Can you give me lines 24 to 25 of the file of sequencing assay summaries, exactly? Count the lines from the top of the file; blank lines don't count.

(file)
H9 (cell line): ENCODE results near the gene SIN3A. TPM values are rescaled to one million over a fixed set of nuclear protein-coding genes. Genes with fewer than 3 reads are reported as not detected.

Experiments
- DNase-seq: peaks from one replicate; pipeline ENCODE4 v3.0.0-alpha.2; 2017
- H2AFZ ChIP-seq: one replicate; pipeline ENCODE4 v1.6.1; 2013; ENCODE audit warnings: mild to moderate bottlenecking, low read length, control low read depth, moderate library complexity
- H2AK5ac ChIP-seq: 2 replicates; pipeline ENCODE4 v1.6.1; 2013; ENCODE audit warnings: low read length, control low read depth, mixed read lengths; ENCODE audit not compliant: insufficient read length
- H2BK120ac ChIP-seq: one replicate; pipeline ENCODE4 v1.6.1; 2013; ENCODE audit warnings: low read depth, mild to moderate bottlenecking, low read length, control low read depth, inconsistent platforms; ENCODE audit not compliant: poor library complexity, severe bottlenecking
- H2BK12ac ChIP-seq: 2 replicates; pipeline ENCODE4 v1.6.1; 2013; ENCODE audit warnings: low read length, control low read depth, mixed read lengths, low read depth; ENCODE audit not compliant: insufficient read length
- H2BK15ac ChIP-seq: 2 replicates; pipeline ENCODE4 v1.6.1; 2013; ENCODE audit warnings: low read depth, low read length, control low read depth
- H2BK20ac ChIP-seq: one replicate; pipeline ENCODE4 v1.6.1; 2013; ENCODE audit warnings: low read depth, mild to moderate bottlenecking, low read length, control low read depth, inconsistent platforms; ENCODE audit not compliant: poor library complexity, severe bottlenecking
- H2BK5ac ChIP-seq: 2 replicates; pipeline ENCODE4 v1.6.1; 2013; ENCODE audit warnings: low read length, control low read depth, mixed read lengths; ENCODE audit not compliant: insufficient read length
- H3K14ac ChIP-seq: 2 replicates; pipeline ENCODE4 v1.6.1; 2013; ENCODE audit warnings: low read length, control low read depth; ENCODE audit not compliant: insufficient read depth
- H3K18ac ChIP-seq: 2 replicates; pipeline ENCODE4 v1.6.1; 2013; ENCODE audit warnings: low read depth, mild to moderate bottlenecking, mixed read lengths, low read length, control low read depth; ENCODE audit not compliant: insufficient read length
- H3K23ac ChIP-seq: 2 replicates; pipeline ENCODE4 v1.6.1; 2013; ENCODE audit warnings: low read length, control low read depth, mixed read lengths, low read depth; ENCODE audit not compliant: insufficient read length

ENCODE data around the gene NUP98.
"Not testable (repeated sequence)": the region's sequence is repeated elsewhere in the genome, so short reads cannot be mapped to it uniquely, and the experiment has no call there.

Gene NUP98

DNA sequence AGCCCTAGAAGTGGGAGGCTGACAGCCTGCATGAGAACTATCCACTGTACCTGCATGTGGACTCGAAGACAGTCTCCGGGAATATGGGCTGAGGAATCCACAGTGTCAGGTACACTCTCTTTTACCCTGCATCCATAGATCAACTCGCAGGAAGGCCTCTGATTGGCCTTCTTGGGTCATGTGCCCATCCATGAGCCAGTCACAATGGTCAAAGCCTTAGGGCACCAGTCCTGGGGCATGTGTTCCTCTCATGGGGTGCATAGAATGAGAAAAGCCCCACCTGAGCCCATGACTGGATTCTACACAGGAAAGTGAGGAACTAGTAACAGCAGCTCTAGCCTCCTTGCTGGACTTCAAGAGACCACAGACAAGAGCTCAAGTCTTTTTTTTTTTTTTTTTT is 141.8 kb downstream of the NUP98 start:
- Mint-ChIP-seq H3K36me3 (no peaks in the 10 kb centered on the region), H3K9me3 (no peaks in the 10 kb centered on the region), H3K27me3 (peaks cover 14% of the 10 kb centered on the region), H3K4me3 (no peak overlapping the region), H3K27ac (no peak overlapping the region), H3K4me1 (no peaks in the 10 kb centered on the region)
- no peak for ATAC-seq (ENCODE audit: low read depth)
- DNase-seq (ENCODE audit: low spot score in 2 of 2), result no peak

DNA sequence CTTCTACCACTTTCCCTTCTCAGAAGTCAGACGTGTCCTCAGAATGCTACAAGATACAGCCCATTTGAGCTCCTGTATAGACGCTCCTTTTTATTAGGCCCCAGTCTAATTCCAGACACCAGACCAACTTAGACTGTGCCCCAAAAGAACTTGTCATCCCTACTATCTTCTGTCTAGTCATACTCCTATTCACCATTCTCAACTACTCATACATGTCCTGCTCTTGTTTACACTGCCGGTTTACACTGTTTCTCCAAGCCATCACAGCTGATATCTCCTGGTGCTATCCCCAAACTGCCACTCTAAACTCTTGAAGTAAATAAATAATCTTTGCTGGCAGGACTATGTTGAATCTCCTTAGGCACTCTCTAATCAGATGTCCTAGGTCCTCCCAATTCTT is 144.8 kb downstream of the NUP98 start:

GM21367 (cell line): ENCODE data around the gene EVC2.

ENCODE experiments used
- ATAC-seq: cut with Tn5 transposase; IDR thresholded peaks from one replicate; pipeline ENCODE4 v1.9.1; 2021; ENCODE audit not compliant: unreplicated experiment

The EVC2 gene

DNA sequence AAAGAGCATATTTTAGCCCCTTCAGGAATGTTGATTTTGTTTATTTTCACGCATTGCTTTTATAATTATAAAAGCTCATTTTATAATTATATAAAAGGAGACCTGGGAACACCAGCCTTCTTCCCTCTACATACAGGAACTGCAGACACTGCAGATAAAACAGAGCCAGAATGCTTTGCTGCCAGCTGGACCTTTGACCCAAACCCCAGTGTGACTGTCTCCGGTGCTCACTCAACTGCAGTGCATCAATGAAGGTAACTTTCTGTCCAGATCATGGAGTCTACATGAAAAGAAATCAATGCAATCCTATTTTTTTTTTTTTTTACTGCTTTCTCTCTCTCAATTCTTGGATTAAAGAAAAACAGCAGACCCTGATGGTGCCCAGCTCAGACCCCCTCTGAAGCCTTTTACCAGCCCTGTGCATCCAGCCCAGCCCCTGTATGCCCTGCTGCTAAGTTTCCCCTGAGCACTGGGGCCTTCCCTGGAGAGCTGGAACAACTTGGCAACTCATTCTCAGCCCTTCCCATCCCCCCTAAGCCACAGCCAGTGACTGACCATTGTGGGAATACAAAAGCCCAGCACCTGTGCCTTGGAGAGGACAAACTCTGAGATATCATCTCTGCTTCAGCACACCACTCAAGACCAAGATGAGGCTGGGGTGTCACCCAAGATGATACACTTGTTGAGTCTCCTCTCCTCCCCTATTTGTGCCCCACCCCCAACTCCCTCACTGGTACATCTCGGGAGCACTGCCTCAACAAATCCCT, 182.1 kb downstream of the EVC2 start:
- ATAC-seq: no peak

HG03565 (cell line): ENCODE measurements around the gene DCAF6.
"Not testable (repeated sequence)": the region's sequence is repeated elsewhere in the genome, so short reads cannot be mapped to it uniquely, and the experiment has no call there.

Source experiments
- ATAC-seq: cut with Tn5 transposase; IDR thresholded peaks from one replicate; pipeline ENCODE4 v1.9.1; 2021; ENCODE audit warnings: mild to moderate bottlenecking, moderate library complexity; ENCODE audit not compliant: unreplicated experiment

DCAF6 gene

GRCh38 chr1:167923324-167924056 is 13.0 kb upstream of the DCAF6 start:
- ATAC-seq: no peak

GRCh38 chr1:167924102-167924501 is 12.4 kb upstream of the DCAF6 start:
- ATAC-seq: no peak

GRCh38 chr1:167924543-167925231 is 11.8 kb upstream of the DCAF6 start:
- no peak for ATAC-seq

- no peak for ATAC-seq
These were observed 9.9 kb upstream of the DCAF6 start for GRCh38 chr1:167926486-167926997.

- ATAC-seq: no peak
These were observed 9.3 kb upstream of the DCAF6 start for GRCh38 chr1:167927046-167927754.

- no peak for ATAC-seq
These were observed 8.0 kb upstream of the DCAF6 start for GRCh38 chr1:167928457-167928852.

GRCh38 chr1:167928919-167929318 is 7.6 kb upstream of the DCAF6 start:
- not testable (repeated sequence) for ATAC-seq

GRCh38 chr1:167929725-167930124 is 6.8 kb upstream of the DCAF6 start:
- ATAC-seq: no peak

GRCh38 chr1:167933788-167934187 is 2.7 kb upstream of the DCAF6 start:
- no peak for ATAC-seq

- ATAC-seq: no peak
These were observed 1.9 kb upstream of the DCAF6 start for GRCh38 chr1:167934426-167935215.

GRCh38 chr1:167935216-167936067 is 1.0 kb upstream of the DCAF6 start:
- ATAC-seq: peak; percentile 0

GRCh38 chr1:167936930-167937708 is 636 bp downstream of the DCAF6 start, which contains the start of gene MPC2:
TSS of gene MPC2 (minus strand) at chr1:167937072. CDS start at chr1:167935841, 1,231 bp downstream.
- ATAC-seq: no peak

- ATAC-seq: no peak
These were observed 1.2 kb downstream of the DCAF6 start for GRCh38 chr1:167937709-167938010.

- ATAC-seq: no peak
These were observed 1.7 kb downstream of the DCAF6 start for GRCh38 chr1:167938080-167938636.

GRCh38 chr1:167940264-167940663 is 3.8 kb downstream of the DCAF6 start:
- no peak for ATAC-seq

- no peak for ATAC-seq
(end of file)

- ATAC-seq: cut with Tn5 transposase; IDR thresholded peaks from one replicate; pipeline ENCODE4 v1.9.1; 2021; ENCODE audit not compliant: unreplicated experiment

The EVC2 gene